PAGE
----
Review ~ “The Old Nurse’s Story”

“The Old Nurse’s Story” by Elizabeth Gaskell

Cover via Goodreads
I’m *fairly* sure that I hadn’t read “The Old Nurse’s Story” before, but it seemed very, very familiar. Have I seen an adaptation of it somewhere? Maaaybe? Or is it one of the quintessential gothic short stories and I’ve run into its tropes all over the place? It’s hard to tell.

Gaskell begins the tale with a sort of tangled recitation of heredity. Even rereading it, it’s kind of hard to figure out just who the old nurse means when she talks of the children’s grandmother. I think the only thing I’ve read that had a more tangled family tree, from a reader’s point of view, is Wuthering Heights. Happily, this background is quickly left behind for the meat of the story.

An orphan and her nurse are sent to live in an old manor house with a distant relative of the orphan. The description of the house and the moors are definitely worth the read. Of my reading this year, thus far, only Doyle paints a better picture of desolate countryside. Some issue weighs upon Miss Furnivall, the mistress of Furivall Manor, and indeed it pervades the house as well. There is a mysterious broken organ, portraits that are not hung on the walls, and an entire wing of the house that is shut to everyone. Hester, the old nurse of the title, is okay with these things. She’s even okay with the creepy organ music that is heard during storms. What she’s not okay with is the ghostly little girl who wants to lure her charge outside on cold winter nights.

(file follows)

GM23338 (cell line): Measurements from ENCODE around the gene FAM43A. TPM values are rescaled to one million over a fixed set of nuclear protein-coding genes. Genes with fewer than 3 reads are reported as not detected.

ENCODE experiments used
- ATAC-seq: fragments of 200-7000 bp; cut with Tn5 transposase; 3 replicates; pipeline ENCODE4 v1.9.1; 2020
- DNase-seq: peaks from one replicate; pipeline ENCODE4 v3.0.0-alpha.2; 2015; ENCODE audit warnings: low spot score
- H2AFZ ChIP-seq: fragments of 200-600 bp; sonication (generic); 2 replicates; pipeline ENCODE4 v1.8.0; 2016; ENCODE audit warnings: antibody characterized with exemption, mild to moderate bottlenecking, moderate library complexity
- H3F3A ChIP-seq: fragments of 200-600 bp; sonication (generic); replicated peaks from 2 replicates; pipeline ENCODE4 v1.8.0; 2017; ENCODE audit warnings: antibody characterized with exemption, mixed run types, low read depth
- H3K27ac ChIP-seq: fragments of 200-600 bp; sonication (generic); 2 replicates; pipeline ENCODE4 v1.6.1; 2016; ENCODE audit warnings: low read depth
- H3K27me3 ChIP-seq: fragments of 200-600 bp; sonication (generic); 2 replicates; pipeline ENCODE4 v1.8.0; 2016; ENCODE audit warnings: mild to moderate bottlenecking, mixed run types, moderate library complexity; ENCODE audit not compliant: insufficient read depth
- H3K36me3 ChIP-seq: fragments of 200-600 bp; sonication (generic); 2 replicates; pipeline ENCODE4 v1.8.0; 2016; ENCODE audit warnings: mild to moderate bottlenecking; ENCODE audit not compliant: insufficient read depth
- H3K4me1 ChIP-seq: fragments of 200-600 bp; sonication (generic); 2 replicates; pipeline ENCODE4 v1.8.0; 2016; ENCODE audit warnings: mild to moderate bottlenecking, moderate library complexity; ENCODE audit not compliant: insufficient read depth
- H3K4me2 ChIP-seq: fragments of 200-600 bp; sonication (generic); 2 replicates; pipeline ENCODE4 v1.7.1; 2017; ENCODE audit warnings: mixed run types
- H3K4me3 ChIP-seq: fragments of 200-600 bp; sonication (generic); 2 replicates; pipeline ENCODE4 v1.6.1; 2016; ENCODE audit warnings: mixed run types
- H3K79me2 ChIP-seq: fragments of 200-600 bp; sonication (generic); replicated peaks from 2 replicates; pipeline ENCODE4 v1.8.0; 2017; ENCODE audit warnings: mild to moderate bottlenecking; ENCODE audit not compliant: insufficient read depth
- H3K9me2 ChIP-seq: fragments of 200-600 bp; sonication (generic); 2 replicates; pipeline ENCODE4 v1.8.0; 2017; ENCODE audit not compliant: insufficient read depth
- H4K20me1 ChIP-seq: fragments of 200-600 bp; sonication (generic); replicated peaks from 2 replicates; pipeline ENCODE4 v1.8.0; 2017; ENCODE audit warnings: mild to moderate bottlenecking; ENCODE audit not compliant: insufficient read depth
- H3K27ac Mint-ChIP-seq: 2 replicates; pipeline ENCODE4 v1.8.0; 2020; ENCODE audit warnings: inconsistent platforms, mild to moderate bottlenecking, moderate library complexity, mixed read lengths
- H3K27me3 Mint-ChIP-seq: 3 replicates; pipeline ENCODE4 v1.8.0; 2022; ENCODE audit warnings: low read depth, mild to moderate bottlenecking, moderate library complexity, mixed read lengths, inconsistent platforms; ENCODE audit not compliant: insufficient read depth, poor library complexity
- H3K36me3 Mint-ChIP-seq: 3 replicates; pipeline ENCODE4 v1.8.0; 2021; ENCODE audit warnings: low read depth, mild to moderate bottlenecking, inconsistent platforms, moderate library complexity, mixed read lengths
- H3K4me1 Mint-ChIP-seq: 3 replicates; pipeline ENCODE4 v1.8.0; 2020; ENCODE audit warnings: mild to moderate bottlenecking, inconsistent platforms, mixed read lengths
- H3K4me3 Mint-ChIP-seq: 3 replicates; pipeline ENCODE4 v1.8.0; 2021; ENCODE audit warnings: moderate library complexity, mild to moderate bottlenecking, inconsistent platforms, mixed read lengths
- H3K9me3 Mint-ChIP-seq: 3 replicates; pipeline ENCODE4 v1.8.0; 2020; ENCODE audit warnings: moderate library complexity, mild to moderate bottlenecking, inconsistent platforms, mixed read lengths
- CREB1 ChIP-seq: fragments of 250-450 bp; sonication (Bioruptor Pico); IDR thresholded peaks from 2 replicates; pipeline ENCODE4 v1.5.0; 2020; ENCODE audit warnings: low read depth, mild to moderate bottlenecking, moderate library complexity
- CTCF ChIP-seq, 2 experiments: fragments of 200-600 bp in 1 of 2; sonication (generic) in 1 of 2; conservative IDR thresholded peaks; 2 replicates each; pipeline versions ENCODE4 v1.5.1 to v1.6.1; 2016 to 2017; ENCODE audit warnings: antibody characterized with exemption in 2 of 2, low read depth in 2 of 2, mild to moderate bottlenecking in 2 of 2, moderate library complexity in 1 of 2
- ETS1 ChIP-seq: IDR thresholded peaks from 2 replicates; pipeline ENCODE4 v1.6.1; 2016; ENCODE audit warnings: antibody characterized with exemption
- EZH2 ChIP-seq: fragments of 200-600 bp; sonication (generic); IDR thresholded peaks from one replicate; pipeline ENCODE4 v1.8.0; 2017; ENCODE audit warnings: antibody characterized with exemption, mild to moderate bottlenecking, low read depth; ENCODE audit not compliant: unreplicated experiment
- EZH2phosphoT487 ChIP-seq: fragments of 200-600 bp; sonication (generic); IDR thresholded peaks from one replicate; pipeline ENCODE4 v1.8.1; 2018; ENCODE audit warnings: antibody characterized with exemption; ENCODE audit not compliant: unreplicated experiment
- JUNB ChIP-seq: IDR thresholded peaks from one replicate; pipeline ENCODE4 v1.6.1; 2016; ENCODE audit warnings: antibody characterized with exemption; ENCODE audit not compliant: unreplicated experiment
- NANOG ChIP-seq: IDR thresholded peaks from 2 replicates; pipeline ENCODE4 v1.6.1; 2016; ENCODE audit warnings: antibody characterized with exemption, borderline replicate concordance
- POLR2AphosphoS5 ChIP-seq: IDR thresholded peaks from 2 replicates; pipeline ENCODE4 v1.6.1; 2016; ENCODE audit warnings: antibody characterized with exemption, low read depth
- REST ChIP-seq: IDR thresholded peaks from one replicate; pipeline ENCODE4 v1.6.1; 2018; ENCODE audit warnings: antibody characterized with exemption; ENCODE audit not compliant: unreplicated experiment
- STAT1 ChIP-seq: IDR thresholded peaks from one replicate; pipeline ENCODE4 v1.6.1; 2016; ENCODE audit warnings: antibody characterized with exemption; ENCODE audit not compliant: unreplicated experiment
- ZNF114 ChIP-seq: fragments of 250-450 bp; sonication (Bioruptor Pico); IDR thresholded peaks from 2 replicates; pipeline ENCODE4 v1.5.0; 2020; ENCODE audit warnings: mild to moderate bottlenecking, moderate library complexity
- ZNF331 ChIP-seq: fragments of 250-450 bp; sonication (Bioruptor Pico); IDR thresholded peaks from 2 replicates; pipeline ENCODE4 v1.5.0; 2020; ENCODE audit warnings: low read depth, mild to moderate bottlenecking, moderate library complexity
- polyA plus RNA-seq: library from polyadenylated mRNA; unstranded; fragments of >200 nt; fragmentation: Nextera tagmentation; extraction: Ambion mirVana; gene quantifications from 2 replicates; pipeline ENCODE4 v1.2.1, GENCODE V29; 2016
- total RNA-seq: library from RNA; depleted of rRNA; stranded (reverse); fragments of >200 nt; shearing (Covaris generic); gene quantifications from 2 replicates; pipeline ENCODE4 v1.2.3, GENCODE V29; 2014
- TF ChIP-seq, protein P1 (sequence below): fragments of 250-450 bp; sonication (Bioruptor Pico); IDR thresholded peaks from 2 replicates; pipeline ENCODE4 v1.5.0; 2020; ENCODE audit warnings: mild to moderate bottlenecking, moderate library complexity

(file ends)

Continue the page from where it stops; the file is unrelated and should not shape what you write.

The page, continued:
A trend I’m seeing in my gothic reading: disenfranchised characters. In Castle Otranto, Isabella’s status seems to be downgraded to “ward,” after the death of her fiance because her father isn’t immediately in evidence. Power differential drive plot points. If Miss Rosamond wasn’t an orphan, she and her nurse couldn’t be so easily sent to live at Furivall Manor. We also spend quite some time in Otranto getting information from Bianca, the maid. Here, in “The Old Nurse’s Story,” our narrator is the nurse and she spends her time among the servants, of course. Servants know things. They span generations. They are the least powerful in terms of social standing, but probably the most powerful in terms of narrative. In The Hound of the Baskervilles, Mr. & Mrs. Barrymore, servants at Baskerville Hall, are key to one of the subplots.

Hester outside following Rosamond’s footprints around the closed up wing of Furivall Manor also reminded me of many of the great gothic elements in K.J. Kabza’s “The Soul in the Bell Jar.”

Publishing info, my copy: From Curious, If True: Strange Tales, Kindle ebook version
Acquired: Amazon
Genre: Gothic horror
Previously: As a 19th century writer of gothic and weird fiction, I’ve been meaning to read Gaskell and have acquired a few of her books.

Gothic_Ken Russell

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